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San Diego Italian Film Festival Opens With Mafia Musical

A dozen days of films with an Italian perspective

Photo credit: 01 Distribution

"Ammore e malavita" is described as a Mafia musical and it opens the 12th annual San Diego Italian Film Festival on Oct. 3.

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The San Diego Italian Film Festival kicks off its 12th festivale with a Mafia musical called "Ammore e malavita" ("Love and Bullets") at the Museum of Photographic Arts (MOPA) in Balboa Park.

Antonio Iannotta, SDIFF artistic director, is quick to point out that the more accurate description for this crime film would be a Camorra musical since the film is set in Naples and the crime syndicate in that part of southern Italy goes by that name. "Ammore e malavita" won the Donatello Award (the Italian equivalent of the Oscar) for Best Film earlier this year and is the festival choice for opening night film.

Although Italy is the birthplace of opera, musicals are not really a part of its cinema. Iannotta said that Italian cinema doesn't have a tradition of musicals to draw on but that the filmmakers, Antonio and Marco Manetti, come from outside the film industry and with a background making music videos.

As part of the festival's dedication to providing a context for films and a discussion about them, it has produced a series of what it calls Points of View videos in which individual films are analyzed by festival associates. The analysis of "Ammore e malavita" is provided by Cinema Junkie guest blogger Rebecca Romani.

Ammore e malavita

Reported by San Diego Italian Film Festival

These discussions also extend to the festival itself as filmmaker Andrea Segre will be on hand after the screening of his film "L’ordine delle cose" ("The Order of Things") on Oct. 6. The film deals with the issue of immigration but from the point of view of Corrado, a policeman for the European task force in charge of immigration control rather than from the perspective of an immigrant. Iannotta provides his point of view of the film in this festival video.

L'ordine delle cose

Reported by San Diego Italian Film Festival

Midday guest and Moviewallas podcaster Yazdi Pithavala serves up his analysis of "A ciambra." The film looks to Pio Amato, who at 14 years old wants to grow up fast.

A Ciambra

Reported by San Diego Italian Film Festival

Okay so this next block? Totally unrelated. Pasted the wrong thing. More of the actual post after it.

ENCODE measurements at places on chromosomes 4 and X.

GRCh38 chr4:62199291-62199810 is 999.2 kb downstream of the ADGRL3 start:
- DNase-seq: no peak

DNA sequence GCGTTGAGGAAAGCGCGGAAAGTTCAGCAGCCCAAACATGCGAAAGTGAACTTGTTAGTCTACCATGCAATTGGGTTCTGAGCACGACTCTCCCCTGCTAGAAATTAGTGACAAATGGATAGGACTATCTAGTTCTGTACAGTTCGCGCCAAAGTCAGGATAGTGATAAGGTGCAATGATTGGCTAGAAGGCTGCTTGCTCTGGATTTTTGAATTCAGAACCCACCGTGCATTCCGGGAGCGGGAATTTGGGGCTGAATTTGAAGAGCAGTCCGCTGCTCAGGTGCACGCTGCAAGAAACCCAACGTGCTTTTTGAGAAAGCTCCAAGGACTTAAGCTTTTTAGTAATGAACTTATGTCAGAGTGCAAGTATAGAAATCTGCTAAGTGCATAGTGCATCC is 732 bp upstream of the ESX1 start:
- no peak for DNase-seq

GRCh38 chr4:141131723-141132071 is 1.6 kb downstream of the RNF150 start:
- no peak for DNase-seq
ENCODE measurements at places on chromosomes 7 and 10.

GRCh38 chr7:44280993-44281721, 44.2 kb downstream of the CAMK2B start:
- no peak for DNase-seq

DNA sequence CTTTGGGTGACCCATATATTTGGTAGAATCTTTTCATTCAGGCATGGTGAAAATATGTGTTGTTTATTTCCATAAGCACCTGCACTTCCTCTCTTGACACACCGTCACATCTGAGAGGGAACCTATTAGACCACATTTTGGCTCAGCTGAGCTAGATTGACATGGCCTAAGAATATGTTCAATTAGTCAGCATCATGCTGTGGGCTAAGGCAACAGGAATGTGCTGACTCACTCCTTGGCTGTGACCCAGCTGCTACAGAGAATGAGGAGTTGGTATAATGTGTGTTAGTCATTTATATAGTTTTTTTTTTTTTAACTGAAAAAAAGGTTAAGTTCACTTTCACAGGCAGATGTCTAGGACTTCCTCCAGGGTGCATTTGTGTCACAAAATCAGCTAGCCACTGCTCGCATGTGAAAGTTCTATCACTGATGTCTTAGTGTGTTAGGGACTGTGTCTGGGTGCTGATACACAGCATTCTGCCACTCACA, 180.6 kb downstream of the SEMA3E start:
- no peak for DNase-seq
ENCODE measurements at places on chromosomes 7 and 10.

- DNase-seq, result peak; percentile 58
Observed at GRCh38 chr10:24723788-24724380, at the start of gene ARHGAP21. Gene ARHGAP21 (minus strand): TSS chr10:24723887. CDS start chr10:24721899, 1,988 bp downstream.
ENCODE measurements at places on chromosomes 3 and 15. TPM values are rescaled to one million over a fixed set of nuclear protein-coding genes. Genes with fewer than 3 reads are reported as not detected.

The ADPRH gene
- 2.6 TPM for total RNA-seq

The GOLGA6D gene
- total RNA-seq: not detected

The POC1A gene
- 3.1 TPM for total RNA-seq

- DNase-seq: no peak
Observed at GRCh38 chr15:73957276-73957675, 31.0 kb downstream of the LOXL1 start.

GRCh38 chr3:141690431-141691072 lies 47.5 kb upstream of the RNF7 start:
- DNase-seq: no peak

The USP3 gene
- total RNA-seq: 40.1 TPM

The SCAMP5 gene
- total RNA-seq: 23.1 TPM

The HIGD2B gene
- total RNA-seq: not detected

Most of the films at the feStivale will screen at MOPA, but the film "Caravaggio: The Soul and the Blood" required something bigger so it will play at the San Diego Natural History Museum's impressively grand film venue. Iannotta described the film as "something in between a documentary and a fiction movie" as it chronicles the life and art of painter Caravaggio.

As part of Film Geeks SD, I will be co-presenting the single retro screening of the festival, the 50th-anniversary tribute to Sergio Leone's "Once Upon A Time in the West." After the film, Iannotta, Miguel Rodriguez (also of Film Geeks SD), and I will hold a discussion about the film and spaghetti westerns. This is an epic film that deserves to be seen and savored on the big screen. It showcases Leone and composer Ennio Morricone at the height of their craft, and dazzles us with epic landscapes as well as lingering close-ups exploring the terrain of the human face. These spaghetti westerns reflected a modern and more jaded sensibility than found in earlier American examples of the genre.

The feStivale also features a gala event on Oct. 7 featuring food, music, and film from the region of Calabria. Actor and musician Peppe Voltarelli will provide the music and then you can watch him in the film "La vera leggenda di Tony Vilar."

The feStivale closes on Oct. 14 with the adult animation "Gatta Cenerentola" ("Cinderella the Cat"), which uses the classic fairy tale for the starting point of what Iannotta called "a science fiction noir thriller."

San Diego Italian Film Festival's 12th feStivale runs from Oct. 3 through 14.

You can also enjoy the other SDIFF Points of View videos in preparation for seeing the films.

Call Me By Your Name

Reported by San Diego Italian Film Festival

Lasciati andare

Reported by San Diego Italian Film Festival


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Beth Accomando
Arts & Culture Reporter

opening quote marksclosing quote marksI cover arts and culture, from Comic-Con to opera, from pop entertainment to fine art, from zombies to Shakespeare. I am interested in going behind the scenes to explore the creative process; seeing how pop culture reflects social issues; and providing a context for art and entertainment.

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